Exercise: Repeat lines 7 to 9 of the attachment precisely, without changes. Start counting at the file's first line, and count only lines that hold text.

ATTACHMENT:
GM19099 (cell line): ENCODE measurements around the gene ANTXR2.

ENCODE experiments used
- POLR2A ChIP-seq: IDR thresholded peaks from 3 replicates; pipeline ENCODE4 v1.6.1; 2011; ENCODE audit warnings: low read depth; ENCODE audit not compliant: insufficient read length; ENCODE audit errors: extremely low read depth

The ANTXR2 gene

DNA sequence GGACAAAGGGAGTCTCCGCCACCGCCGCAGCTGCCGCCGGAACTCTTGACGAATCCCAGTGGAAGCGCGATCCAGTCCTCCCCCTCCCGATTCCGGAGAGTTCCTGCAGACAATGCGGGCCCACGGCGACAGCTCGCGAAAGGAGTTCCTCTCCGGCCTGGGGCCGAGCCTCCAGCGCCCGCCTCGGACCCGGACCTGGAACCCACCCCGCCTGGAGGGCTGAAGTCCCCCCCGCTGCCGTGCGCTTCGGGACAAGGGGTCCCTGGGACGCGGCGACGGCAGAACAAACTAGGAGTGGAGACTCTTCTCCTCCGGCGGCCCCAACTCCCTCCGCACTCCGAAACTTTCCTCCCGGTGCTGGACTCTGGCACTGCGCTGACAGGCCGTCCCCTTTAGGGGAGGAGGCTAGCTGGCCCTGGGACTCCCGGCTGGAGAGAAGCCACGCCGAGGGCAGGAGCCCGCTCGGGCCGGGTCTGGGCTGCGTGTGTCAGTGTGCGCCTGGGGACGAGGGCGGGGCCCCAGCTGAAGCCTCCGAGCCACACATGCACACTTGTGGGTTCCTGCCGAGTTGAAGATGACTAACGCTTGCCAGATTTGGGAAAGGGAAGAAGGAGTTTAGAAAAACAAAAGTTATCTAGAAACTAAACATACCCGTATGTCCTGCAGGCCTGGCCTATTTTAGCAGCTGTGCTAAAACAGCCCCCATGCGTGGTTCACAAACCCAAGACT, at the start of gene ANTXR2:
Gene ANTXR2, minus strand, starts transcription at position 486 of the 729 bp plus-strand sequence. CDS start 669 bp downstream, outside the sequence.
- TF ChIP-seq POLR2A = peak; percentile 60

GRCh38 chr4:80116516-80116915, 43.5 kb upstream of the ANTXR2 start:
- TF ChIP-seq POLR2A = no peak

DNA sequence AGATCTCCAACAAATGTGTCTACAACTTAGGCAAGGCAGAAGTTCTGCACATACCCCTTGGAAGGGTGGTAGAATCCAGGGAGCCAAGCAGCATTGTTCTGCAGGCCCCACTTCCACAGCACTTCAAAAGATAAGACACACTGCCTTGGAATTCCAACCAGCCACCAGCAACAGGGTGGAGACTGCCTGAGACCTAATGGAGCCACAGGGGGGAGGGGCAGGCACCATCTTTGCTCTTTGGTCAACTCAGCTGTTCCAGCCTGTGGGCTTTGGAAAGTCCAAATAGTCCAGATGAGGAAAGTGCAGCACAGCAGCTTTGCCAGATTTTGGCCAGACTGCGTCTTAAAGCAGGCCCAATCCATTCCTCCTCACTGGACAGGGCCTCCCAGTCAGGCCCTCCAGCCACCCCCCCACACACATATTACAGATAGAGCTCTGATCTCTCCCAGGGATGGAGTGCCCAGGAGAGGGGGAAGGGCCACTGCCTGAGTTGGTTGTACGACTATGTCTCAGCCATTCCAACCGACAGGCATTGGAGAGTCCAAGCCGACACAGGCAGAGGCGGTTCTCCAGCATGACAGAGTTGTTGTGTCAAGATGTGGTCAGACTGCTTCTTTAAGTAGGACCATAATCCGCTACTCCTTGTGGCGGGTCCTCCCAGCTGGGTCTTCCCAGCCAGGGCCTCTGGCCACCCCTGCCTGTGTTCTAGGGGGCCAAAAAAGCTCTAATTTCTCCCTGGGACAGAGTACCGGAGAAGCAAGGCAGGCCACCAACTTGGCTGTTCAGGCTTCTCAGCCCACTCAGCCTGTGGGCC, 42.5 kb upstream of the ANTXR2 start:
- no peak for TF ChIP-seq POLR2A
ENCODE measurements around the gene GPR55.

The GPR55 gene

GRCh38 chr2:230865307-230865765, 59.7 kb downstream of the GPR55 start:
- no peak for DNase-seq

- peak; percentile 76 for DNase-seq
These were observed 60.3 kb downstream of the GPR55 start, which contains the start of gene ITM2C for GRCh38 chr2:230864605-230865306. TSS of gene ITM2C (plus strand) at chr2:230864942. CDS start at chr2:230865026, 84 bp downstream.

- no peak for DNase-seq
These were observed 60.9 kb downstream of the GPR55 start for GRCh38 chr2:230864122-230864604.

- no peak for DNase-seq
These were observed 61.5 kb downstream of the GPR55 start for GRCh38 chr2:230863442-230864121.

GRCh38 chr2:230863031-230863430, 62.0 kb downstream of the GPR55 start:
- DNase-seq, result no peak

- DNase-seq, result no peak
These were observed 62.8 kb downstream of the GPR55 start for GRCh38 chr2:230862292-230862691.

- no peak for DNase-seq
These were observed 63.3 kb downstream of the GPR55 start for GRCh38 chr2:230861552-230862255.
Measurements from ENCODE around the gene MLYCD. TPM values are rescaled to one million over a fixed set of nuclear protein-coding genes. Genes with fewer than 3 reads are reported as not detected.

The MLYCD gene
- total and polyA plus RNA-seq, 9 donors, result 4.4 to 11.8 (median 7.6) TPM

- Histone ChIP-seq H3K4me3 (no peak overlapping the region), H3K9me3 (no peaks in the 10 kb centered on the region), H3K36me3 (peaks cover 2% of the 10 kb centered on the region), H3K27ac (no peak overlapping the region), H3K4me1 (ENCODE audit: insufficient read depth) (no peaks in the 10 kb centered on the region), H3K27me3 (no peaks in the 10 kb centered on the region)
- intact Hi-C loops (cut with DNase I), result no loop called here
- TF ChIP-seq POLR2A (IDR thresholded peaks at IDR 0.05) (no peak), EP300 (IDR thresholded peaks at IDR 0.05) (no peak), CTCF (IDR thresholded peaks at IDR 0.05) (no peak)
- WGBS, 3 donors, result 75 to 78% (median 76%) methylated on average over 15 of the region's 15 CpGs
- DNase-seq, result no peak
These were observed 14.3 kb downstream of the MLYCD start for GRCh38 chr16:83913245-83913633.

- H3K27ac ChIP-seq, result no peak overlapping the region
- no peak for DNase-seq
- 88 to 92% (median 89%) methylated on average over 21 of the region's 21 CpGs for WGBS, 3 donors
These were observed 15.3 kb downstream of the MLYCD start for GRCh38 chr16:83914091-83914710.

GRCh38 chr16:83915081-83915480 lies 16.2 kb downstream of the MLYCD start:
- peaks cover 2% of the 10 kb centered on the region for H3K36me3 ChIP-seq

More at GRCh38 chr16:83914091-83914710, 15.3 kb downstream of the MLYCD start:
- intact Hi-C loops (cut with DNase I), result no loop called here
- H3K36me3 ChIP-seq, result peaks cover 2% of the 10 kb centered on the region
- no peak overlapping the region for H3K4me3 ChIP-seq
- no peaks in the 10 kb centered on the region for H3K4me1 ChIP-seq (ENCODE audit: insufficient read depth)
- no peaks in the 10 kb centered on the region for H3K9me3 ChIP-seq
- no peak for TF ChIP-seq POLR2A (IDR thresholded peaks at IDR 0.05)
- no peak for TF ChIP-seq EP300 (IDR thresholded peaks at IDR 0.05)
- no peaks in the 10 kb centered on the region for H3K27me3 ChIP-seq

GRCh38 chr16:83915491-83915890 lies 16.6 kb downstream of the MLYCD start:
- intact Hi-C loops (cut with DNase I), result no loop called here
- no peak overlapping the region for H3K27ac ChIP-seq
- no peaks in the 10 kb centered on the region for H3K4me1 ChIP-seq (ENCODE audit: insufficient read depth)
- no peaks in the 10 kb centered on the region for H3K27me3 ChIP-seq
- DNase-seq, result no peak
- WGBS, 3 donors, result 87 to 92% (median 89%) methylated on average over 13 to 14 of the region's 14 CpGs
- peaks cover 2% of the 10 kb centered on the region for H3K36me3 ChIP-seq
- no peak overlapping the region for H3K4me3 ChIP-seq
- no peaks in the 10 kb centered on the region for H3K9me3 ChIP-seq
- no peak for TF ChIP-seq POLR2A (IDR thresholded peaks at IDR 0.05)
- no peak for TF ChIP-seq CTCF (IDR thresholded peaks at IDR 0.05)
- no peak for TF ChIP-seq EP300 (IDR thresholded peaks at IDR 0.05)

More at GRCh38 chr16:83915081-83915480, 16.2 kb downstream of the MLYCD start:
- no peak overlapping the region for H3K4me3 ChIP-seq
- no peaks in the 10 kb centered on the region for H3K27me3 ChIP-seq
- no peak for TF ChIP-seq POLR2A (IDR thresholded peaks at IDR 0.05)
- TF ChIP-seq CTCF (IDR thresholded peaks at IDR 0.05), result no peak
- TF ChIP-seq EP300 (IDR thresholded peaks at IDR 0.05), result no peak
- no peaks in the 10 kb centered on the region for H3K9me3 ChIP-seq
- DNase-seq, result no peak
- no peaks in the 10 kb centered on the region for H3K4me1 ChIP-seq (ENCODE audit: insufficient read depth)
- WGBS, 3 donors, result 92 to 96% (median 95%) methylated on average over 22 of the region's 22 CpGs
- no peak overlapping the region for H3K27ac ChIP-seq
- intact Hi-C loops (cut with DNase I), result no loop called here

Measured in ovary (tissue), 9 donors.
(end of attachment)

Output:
- TF ChIP-seq POLR2A = peak; percentile 60

GRCh38 chr4:80116516-80116915, 43.5 kb upstream of the ANTXR2 start:
- TF ChIP-seq POLR2A = no peak